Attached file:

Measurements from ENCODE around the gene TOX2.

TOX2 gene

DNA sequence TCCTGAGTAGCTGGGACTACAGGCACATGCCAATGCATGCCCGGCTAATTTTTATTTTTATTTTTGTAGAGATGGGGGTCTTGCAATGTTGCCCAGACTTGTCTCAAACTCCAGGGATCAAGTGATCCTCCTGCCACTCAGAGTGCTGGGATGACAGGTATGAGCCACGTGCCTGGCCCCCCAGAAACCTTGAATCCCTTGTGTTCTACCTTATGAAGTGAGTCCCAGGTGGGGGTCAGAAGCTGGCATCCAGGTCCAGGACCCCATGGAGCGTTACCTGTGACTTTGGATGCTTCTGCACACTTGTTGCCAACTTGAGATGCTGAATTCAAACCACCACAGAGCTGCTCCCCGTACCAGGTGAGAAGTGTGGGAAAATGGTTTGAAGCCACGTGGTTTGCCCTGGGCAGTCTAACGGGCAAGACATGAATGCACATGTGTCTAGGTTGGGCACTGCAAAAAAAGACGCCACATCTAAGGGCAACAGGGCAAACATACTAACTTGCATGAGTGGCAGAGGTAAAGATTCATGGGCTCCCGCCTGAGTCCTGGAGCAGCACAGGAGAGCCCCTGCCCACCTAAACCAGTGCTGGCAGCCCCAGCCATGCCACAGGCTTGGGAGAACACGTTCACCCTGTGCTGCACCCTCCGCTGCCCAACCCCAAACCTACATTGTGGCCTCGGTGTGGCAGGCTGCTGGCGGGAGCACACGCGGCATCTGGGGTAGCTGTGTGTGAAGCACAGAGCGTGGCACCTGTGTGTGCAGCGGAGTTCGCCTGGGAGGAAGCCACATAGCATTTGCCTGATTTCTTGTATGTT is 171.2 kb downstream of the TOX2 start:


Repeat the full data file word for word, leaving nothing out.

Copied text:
Measurements from ENCODE around the gene TOX2.

TOX2 gene

DNA sequence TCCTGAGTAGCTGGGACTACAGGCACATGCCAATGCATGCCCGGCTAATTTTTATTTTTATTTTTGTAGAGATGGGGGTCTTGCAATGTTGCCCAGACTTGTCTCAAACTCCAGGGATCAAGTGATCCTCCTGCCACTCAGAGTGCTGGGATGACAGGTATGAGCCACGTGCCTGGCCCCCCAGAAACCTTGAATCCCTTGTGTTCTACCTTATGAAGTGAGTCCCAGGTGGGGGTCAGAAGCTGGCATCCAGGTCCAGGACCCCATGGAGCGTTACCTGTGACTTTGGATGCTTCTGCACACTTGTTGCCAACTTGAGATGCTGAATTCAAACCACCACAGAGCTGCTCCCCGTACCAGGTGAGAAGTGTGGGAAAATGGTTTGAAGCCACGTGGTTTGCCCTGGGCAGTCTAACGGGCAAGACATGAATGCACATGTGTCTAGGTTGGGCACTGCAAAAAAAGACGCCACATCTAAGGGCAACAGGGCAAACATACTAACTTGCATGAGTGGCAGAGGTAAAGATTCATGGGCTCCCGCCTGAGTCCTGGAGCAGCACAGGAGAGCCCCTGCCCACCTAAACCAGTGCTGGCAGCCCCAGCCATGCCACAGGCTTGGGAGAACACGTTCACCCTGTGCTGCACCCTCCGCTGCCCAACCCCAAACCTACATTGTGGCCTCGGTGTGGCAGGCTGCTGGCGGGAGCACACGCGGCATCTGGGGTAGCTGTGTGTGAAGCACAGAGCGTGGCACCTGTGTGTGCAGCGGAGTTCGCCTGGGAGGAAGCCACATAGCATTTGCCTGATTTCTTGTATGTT is 171.2 kb downstream of the TOX2 start: